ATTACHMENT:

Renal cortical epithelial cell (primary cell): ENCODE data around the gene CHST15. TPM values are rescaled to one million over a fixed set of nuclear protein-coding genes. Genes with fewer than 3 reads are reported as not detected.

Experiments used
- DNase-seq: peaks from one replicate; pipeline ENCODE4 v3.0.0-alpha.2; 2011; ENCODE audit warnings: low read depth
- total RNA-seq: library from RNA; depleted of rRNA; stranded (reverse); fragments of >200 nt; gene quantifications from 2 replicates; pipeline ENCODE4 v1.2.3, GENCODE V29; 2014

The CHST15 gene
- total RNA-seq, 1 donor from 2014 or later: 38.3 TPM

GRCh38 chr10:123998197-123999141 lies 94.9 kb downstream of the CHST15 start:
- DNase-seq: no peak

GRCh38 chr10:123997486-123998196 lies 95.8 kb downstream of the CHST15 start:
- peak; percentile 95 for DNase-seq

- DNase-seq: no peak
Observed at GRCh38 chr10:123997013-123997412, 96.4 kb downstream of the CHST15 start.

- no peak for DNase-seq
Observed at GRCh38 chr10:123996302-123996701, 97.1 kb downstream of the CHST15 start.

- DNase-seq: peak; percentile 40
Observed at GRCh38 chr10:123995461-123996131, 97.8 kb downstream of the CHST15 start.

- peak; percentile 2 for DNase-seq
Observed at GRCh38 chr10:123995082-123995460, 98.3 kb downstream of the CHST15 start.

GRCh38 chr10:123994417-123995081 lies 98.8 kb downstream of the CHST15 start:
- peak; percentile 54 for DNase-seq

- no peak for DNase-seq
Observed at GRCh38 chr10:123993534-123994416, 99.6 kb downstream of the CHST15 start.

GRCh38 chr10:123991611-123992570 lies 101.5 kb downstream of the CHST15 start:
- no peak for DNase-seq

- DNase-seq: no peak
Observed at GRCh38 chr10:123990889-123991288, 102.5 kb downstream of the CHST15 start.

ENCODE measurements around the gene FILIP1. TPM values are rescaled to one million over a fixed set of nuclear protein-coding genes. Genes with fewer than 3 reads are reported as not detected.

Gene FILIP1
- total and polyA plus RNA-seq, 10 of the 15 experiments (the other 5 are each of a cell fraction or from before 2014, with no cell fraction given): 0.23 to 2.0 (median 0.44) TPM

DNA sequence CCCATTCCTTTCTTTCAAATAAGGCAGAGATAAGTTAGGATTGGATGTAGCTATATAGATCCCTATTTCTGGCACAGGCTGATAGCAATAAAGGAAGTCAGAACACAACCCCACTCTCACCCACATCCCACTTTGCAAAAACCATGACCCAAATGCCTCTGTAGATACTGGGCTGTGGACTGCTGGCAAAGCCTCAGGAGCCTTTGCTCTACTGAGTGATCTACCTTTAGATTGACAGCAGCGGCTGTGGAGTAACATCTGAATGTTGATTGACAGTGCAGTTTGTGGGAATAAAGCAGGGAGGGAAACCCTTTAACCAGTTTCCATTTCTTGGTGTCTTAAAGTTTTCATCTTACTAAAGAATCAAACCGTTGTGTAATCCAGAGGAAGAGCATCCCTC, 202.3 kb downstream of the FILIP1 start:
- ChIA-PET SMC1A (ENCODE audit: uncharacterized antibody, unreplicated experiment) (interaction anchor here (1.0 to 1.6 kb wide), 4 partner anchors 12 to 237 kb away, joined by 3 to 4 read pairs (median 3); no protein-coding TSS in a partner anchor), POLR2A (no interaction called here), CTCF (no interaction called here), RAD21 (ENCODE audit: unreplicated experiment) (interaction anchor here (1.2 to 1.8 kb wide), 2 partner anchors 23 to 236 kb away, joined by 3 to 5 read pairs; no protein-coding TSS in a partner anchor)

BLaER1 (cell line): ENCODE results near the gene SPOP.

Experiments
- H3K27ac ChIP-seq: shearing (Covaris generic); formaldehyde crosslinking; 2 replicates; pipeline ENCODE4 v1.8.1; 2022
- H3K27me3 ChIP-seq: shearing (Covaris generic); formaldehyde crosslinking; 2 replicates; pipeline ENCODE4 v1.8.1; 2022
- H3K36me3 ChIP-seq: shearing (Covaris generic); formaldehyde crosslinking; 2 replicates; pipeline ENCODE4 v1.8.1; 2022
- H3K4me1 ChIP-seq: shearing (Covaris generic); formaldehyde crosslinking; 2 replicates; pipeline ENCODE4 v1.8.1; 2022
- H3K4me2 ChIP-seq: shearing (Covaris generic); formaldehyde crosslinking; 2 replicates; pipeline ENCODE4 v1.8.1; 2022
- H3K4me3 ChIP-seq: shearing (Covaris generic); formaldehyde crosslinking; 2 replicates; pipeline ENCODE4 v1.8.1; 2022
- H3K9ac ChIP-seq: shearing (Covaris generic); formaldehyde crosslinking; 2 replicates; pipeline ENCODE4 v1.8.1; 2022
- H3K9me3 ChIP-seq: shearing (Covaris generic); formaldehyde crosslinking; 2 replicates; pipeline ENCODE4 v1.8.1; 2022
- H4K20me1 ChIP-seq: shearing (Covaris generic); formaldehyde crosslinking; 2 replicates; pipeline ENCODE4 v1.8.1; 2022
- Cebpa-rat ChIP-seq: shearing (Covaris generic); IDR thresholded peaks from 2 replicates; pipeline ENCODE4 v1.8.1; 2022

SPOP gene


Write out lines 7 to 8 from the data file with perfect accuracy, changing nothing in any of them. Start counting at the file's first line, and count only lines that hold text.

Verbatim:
GRCh38 chr10:123998197-123999141 lies 94.9 kb downstream of the CHST15 start:
- DNase-seq: no peak